College Mentors for Kids Paves the Way for Bright Futures

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At the IUPUI Campus Center, college students and elementary school children sit together in pairs, bent over picture books, pausing in between pages to chat and laugh. When the children stumble over words, their mentors act as patient guides, providing gentle corrections and words of encouragement. There is something hopeful in this small gathering as memories are made and bright futures are made possible.

Every week, College Mentors for Kids meets at the IUPUI Campus Center with the mission of inspiring growth and confidence in children while opening their eyes to the opportunities available to them. The non-profit organization fosters supportive relationships between college student mentors and their mentees, called little buddies, who are in 3rd-6th grades and visit from a local elementary school.

From the College Mentors for Kids IUPUI Facebook page.

Annabelle Ketchem, a freshman at IUPUI and a mentor in the program, has built a strong bond with her little buddy over the last year.

“My little buddy is the best,” Ketchem said. “She’s such a special kid. She’s curious beyond her years, and she has the potential to be really wise.”

Ketchem discovered College Mentors for Kids during freshman orientation and felt that the program was a perfect fit. Having grown up surrounded by many peers who never viewed higher education as a possibility, Ketchem felt a responsibility to show the next generation all they could accomplish.  

“Being on campus at IUPUI, I feel really propelled to let other people know how attainable this education is because we have such good scholarship programs here,” Ketchem said. “I definitely want other people to be able to consider that.”   

College Mentors for Kids teaches kids about careers, culture and community service through a variety of fun, hands-on activities. For one day’s activity, faculty from the Purdue School of Science visited to talk about engineering. After learning about 3-D printing and aerodynamics, the kids got to do some of their own engineering.

With their mentors’ guidance, the little buddies designed special paper airplanes with features to make them glide, rotate and whiz across the room. The children’s faces filled with pride as they saw their creations.

For another day’s activity, the little buddies and their mentors took a tour of IUPUI’s dorms. This early exposure to residential college life proved to be an exciting exper

From the College Mentors for Kids IUPUI Facebook page.

ience for the kids, and they were full of questions: Did the mentors live in the dorms? Was it better to live on campus or off campus?  Why was there a restaurant in one of the dorms?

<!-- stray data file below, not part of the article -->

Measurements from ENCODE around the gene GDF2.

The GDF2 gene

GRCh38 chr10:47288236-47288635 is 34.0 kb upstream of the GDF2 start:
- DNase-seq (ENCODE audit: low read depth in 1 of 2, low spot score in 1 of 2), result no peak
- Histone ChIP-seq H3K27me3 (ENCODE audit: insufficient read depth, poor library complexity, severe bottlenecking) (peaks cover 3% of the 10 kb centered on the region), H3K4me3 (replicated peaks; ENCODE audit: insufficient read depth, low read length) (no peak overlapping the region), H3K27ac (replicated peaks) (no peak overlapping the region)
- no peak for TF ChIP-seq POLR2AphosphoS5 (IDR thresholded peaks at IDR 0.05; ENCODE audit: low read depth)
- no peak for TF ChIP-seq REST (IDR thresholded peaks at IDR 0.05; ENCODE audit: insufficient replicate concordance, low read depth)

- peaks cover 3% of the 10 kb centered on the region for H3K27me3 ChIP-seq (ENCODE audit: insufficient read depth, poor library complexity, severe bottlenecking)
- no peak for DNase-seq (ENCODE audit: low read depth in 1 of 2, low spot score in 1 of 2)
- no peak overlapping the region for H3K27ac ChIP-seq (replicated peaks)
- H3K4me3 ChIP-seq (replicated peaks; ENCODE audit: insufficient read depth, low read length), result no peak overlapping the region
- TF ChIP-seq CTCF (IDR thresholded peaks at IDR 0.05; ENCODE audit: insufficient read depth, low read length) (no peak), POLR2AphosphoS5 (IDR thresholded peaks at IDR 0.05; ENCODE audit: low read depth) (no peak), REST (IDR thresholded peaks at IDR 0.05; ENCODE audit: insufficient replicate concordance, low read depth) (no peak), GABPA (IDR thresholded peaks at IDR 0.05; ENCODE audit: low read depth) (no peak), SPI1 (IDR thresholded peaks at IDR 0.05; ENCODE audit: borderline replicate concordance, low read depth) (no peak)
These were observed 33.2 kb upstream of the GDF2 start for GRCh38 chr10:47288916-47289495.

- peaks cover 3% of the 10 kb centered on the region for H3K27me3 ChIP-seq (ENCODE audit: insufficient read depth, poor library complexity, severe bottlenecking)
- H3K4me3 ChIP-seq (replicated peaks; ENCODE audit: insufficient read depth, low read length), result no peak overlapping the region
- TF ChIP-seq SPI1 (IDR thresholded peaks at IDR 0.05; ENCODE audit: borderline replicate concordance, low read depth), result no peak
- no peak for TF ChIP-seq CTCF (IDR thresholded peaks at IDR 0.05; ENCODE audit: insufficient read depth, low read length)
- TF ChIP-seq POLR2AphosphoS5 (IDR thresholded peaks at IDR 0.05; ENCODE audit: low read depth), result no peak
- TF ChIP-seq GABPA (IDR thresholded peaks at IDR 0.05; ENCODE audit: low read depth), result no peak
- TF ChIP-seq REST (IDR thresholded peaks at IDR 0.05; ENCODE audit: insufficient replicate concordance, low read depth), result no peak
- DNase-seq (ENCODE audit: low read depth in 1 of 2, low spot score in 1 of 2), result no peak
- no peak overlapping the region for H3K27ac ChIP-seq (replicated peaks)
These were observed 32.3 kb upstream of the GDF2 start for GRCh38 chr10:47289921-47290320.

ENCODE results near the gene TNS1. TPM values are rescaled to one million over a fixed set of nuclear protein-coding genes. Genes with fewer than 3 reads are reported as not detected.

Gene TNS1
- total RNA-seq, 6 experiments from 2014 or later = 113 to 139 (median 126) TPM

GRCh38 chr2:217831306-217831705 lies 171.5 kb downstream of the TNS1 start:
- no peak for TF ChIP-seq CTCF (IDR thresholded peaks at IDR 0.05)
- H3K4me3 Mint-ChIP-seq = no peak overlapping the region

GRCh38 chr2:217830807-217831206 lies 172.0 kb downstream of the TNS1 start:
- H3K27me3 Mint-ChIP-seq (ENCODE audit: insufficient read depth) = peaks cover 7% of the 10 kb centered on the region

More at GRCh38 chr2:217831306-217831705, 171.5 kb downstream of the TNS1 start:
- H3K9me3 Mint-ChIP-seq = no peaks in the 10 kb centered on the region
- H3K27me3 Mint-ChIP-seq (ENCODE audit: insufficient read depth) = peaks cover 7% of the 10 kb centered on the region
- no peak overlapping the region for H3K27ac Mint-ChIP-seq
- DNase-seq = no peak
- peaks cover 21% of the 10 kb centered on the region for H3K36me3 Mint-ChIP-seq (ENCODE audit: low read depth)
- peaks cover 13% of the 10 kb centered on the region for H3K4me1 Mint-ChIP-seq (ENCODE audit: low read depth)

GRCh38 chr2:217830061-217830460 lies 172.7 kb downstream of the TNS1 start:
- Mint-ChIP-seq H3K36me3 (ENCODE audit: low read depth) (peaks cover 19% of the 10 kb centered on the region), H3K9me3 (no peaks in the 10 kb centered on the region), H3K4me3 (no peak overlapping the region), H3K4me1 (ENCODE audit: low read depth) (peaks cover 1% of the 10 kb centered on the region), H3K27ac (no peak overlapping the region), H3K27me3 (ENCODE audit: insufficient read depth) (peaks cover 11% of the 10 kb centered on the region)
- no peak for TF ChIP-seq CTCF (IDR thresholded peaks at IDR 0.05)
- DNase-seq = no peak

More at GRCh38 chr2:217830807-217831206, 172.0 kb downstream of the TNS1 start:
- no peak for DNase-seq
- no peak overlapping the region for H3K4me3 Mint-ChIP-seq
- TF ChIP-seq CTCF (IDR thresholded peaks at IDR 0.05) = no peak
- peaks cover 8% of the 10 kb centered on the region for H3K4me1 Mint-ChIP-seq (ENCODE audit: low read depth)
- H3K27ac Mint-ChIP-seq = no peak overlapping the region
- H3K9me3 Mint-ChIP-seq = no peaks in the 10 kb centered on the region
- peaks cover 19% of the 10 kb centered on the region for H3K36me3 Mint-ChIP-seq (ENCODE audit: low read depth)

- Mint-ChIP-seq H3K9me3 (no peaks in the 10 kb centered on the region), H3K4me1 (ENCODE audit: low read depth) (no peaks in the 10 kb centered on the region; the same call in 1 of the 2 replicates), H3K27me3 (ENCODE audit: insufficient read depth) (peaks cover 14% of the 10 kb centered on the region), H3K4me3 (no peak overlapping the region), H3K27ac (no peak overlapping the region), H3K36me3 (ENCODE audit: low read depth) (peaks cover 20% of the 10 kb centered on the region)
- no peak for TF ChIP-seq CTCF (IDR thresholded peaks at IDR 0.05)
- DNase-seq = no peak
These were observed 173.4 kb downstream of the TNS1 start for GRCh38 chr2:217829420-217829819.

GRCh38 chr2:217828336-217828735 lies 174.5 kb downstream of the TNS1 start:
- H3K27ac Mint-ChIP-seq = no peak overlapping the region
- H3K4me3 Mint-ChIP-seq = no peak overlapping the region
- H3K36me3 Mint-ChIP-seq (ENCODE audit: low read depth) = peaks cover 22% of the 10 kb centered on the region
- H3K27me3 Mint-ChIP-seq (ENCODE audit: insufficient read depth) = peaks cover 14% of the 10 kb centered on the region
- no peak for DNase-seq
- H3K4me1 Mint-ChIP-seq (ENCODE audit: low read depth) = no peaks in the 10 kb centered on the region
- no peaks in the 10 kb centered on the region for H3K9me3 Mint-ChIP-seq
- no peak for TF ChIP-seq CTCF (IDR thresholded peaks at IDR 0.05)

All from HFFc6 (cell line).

After every learning activity and interaction with their mentors, the children in College Mentors for Kids come away with new perspectives for their futures. And these new perspectives make a real impact. According to the College Mentors for Kids website, 8 in 10 former little buddies graduated high school, 3 in 4 pursued post-secondary education and 2 in 3 reported volunteering for their community.

These numbers are staggering given the challenges that many children in College Mentors for Kids face. Most of the children come from poverty or low-income homes, and 80 percent don’t have a family history of higher education.

In the midst of these obstacles, it is crucial for children to have consistent, compassionate role models. Erika Plata, a senior at IUPUI and the president of College Mentors for Kids, talked about the importance of mentoring.

“One-on-one consistency is what we aim for at College Mentors,” Plata said. “Unfortunately, some of the kids don’t have that at home, so we just want to be there for them for anything.”

College Mentors for Kids not only makes an impact in children’s lives, but it also is gratifying for mentors and staff.

“I just love seeing the kids come out of the bus and hug you,” Plata said. “They just grow on you, and you don’t ever stop.”

Plata started out at College Mentors for Kids as a mentor her freshman year. Now in her fourth and final year with the program, Plata hopes to visit after graduation and see how the organization continues to grow and change lives. Managing a non-profit organization while living a busy college life has been demanding, but she is reminded of her purpose every week when she hears the little buddies’ stories.

“We give a lot to the little buddies, and they give a lot to us too,” Plata said. “We learn from them.”

To learn how to become a mentor in College Mentors for Kids at IUPUI, go to

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